Market Overview

Meet The Startup Behind The Video Content You See On NatGeo, CNN, NBC, Discovery And Others

Meet The Startup Behind The Video Content You See On NatGeo, CNN, NBC, Discovery And Others

Have you ever wondered how the guys at CNN International Time Warner Inc (NYSE: TWX)) can get anywhere in the world within a few hours of a major event? How is it possible that they had a crew in Nepal to cover the earthquake as soon as it shook the earth? How did they get to Stockholm so fast after the terrorist attack?

CNN, like Twenty-First Century Fox Inc (NASDAQ: FOXA)'s NatGeo, Time Inc (NYSE: TIME) and even Comcast Corporation (NASDAQ: CMCSA)’s The Weather Channel, have a trick up their sleeves: Storyhunter.

“StoryHunters are award-winning video professionals ready to go on assignment for you,” the company’s site explains. “The platform connects media companies and brands with vetted freelance journalists and filmmakers in more than 180 countries, and provides them with free messaging, hiring and contracting tools to work with those journalists,” founder and CEO Jaron Gilinsky told Benzinga in a recent chat.

Understanding Storyhunter

Although a client slate that includes CNN International, AJ+, CNN International, Time, National Geographic, Discovery Communications Inc. (NASDAQ: DISCA)’s Discovery Digital, Weather Channel, Airbnb, Expedia Inc (NASDAQ: EXPE), Zillow Group, Inc. (NASDAQ: Z) (NASDAQ: ZG) and the Bill and Melinda Gates Foundation certainly suggests Storyhunter’s product is unique, what exactly differentiates it from others like the ones offered by sites like Elance or Microsoft Corporation (NASDAQ: MSFT)'s LinkedIn is fascinating.

“We are focused on visual storytelling and news media,” Gilinsky said. “I don’t believe there is any other marketplace that has the level of talent that we have in the news media and in visual storytelling.”

“Then in addition, the technology that we built is optimized for the news media. That is another huge advantage that we have in the sense that we can get you talent in minutes, as opposed to hours, where other marketplaces may not be geared up for finding the right person on the ground right now,” he continued. “We are used to working for news media clients and we’ve optimized the technology to be faster at finding the talent than any other service. So, I think those are the two big advantages: domain specialization and optimization for those domains.”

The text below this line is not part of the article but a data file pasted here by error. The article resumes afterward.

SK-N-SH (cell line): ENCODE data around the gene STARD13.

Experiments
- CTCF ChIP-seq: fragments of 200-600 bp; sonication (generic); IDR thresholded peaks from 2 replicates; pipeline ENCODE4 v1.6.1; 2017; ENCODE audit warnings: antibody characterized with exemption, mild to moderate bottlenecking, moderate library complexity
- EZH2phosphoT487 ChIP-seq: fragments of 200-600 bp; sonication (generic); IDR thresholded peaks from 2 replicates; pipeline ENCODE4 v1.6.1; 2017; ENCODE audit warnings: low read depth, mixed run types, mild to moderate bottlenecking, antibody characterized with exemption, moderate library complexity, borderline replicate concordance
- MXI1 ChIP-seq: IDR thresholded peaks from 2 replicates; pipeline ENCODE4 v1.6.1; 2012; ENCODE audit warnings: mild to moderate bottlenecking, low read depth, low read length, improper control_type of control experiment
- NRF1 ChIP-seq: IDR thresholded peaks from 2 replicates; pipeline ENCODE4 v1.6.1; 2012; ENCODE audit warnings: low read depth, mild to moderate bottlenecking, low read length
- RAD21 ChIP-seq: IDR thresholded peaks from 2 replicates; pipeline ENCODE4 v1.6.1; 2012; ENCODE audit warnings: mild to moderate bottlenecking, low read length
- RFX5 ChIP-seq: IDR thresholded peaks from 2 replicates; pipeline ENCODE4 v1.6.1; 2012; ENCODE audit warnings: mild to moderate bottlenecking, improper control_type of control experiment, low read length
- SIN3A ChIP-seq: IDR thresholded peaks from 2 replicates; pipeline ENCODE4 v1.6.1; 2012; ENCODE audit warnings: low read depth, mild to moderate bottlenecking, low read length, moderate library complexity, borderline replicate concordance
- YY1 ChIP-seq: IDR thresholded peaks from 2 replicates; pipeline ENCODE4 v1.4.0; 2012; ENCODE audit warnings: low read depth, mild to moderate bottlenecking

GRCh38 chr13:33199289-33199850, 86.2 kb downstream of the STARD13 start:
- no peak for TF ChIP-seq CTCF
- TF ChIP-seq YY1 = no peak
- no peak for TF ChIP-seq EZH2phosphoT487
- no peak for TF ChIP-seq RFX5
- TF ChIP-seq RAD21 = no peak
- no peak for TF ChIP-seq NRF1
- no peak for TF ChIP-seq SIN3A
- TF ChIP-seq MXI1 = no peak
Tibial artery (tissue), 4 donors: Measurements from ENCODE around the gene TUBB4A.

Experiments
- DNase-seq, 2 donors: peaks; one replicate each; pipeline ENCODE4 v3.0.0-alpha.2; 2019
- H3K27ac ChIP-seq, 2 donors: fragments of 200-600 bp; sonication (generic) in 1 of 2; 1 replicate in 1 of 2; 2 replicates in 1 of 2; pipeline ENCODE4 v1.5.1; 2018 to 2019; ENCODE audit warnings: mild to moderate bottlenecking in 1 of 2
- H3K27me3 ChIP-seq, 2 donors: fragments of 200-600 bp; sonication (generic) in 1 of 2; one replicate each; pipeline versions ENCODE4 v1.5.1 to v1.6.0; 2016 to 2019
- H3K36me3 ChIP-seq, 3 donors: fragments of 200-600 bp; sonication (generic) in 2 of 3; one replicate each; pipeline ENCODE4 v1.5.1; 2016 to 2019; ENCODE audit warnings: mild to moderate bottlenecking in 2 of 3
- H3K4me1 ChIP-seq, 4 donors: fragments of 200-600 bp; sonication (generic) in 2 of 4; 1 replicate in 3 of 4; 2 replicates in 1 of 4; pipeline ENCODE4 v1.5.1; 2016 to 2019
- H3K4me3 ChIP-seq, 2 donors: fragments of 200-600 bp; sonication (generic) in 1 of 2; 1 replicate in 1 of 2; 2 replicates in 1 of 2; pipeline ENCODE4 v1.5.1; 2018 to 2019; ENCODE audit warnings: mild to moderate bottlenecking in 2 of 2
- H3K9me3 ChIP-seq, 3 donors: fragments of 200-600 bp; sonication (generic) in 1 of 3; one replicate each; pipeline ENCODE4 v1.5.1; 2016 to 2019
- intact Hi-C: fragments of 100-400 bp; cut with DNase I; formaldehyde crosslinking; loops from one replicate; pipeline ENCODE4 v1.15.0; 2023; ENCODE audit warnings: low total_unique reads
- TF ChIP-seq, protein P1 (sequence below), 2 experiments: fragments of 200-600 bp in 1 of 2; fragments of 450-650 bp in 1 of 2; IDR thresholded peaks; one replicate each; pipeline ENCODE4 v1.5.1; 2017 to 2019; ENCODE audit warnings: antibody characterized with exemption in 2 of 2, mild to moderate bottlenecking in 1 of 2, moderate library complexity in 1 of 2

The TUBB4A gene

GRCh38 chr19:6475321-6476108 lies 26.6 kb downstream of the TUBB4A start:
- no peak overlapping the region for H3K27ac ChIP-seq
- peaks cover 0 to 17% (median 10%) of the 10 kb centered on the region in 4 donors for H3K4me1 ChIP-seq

“We’re actually vetting every single person and production company that signs up on the platform. So, a media company should know that they are getting really hand picked people,” Gilinsky concluded.

Financing And Expansion

Storyhunter recently closed the last tranche ($1.3 million) of a $4.2 million financing round, and now counts on the support of Draper Associates, Frontier Ventures,, NFX Guild, iAngels and 500 Startups.

“The purpose of the financing round was to expand the freelancer management system and build out more functionality and tools for media companies and freelancers to work more efficiently,” Gilinsky explained. “We have now more than 20,000 freelancers and production companies on the platform, and we’re making search a lot easier. We are also creating more payment options for freelancers and just improving everything.”

“There is a huge market opportunity here and I think that, if we stay focused and just really provide value to our clients and our freelancers, we’re going to be able to grow really, really nicely,” he added.

The Era Of Outsourcing

While it may be clear why companies like Expedia, Zillow or Airbnb requested Storyhunter’s services, what about CNN or Time? Don’t they deploy their own teams anymore?

“The news media in general has a fraction of the presence that it used to have internationally,” Gilinsky explained. “There has been a consolidation of editorial talent in big markets like New York, L.A., Atlanta. So, the concept of a foreign bureau really doesn’t exist on the level that it did in the 1980s and 1990s. And, even those companies that have foreign bureaus completely operating at the level that they were… news just doesn’t break in big cities all the time.”

A few recent examples of this include the Nepal earthquake in Kathmandu, which spurred 15 to 20 assignments in one day, and a storm in South Carolina, where The Weather Channel doesn't have an office.

Final Words

“I think it’s a great time for freelancing,” Gilinsky said. “I think anybody who’s in the video space should check out our platform and consider creating a profile. It’s absolutely free and, if you’re a brand or a media company, we encourage you to give it shot. We also will not charge anybody to try it out. I think every brand should be thinking like a media company today and producing quality content.”

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